An underwater ridge in Lake Huron, one of the five Great Lakes in the Michigan-Canada region, has been found to be the site of an ancient caribou hunting structure. For hundreds of years, Lake Huron has been sitting atop an intricate design of stones, used, presumably by natives, to help guide caribou herds across what was at that time an exposed land passage and also a crossing from one mass of land to another (what are now Michigan and Canada).
This caribou hunting structure has never been discovered until now, because on top of this ridge there is now 120 feet, or 347 meters, of water in its place. The ridge is called the “Alpena-Amberly Ridge,” and would have connected what is now the northeast part of Michigan to what is now southern Ontario.
The land mass would have been exposed due to conditions caused by the dryness of the last Ice Age, before the melting conditions arose that caused the water to cover the lands and be placed where it is now (forming the Great Lakes). Researchers at the University of Michigan in Ann Arbor, Michigan, estimate that the structure is roughly 9,000 years old, and that it spans a total area of about 92 feet by 330 feet (which is 28 by 100 meters).
There were also tools that scuba divers, who also investigated the site uncovered, which further provided evidence that the site that they had found had indeed been an ancient caribou hunting structure. Chipped stone flakes were found near Lake Huron, which may have been used either to sharpen stone tools or to keep them in shape.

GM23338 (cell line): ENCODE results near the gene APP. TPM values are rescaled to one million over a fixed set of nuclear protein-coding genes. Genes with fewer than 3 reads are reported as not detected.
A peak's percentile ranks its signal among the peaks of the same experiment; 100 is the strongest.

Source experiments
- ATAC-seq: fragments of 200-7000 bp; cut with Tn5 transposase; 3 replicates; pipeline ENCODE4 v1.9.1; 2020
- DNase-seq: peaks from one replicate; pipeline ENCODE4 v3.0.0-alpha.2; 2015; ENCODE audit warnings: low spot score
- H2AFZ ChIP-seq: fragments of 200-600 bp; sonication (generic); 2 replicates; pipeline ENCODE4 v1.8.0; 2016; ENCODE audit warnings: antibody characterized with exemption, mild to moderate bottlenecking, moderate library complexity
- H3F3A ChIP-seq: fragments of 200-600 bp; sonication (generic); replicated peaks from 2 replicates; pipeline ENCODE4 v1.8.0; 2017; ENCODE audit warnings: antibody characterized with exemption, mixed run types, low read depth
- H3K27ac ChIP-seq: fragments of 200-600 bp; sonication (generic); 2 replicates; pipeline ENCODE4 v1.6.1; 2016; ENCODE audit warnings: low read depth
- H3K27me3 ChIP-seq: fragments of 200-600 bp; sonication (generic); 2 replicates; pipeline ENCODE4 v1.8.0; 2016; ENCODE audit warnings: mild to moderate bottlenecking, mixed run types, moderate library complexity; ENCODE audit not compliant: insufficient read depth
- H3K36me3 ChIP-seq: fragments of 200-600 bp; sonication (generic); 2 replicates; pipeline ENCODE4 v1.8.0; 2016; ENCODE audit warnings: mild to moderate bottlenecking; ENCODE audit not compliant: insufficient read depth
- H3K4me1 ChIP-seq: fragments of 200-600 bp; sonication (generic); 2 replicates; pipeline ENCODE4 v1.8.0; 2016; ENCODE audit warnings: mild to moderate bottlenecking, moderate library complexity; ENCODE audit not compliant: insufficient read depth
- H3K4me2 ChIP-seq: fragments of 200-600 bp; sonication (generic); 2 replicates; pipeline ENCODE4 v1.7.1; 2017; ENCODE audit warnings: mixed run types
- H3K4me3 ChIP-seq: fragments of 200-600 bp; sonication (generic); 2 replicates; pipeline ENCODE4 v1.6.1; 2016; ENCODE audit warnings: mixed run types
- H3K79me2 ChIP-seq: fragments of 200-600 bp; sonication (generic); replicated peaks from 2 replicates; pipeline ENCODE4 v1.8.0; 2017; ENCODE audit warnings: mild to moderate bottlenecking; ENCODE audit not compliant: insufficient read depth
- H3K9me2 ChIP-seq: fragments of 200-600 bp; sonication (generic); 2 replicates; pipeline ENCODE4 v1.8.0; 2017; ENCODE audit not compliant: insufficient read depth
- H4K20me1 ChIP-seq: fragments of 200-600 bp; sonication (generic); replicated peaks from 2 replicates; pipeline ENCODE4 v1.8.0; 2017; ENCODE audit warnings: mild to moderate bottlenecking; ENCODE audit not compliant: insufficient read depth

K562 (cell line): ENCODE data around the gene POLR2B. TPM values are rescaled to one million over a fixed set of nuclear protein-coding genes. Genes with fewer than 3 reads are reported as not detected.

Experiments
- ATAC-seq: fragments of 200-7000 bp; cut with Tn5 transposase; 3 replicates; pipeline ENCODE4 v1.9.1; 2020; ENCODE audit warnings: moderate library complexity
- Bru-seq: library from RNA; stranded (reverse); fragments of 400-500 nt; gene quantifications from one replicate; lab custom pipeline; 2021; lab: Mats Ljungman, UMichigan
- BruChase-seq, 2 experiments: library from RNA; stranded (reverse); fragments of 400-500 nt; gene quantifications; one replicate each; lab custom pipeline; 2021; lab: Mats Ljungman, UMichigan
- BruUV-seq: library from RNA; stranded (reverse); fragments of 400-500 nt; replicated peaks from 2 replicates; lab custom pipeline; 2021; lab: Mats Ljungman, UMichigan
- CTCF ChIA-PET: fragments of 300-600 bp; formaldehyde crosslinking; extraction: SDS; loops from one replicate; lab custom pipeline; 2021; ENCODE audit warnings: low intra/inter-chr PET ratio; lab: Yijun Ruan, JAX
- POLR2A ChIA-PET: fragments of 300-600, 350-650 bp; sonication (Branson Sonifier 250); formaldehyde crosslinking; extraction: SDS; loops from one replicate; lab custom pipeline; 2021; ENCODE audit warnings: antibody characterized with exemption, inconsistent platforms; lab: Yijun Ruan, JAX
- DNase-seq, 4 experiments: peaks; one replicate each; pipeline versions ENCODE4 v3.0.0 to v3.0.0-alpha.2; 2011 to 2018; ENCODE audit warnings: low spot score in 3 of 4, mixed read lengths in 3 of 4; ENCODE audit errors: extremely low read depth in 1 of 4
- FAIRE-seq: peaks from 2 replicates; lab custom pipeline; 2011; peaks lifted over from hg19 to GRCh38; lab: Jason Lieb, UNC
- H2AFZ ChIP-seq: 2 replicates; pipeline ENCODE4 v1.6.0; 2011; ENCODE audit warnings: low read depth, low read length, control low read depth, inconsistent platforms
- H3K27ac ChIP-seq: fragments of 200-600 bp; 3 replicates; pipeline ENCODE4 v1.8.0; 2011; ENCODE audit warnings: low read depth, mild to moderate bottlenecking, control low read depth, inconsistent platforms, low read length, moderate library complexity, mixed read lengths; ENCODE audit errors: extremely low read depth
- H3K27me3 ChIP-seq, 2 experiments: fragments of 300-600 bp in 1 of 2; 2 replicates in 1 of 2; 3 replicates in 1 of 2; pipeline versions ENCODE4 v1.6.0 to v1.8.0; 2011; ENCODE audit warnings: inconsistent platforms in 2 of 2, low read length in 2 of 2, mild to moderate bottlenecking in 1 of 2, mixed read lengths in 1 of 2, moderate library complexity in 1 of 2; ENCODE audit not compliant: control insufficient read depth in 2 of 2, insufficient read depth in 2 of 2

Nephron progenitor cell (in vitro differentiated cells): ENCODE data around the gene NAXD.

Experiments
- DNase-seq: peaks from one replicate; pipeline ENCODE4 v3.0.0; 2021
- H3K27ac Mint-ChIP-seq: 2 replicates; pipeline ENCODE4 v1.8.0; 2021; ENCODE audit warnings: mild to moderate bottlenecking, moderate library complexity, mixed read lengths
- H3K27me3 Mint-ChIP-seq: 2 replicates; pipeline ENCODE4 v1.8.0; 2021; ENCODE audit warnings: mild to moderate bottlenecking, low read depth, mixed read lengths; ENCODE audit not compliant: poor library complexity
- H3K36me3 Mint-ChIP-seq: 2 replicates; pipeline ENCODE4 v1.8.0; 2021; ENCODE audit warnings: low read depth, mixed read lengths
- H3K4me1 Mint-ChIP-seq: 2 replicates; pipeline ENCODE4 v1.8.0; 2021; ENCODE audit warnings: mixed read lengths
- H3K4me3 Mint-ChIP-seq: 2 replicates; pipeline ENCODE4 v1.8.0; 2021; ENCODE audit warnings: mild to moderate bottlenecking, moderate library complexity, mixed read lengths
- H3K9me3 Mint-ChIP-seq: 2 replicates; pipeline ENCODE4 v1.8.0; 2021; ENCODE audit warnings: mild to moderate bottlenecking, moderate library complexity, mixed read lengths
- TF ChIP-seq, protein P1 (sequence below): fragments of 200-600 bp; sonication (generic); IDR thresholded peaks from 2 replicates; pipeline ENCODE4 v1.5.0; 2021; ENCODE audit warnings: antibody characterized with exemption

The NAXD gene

Using a remotely operated vehicle, or ROV, with a video camera, and underwater sonar, researchers were able to detect two lines of stones running parallel to each other and creating a lane running in a northwesterly direction. The lane of stones ran about 28 feet (8 meters) wide and about 98 feet (30 meters) long, and ended in a circular shape, similar to a cul-de-sac. Additionally, the orientation of the lanes made them optimal for native hunters to catch the caribou in both of their migrations. Although fall would have been the preferred time to catch caribou, as they were the most well-fed at that time of year and their hides were also the best at that time, the structures were set up to help hunters catch them both in the autumn and the spring. In the autumn, the caribou traveled southeast for the winter, and in the spring, they traveled northwest, back to where they bred their offspring.
Researchers suggested that larger groups of hunters worked together in the spring to trap the caribou, while smaller groups worked more separately in the fall to capture them. The researchers said that they were surprised at the differences between the two hunting structures for fall and spring.
Much like the caribou hunting structure that Lake Huron has been found to be sitting atop of, structures of a similar variety have also been uncovered in the North American Arctic region; however, not many of them have actually been preserved or maintained due to modern day road building and farming.
By Laura Clark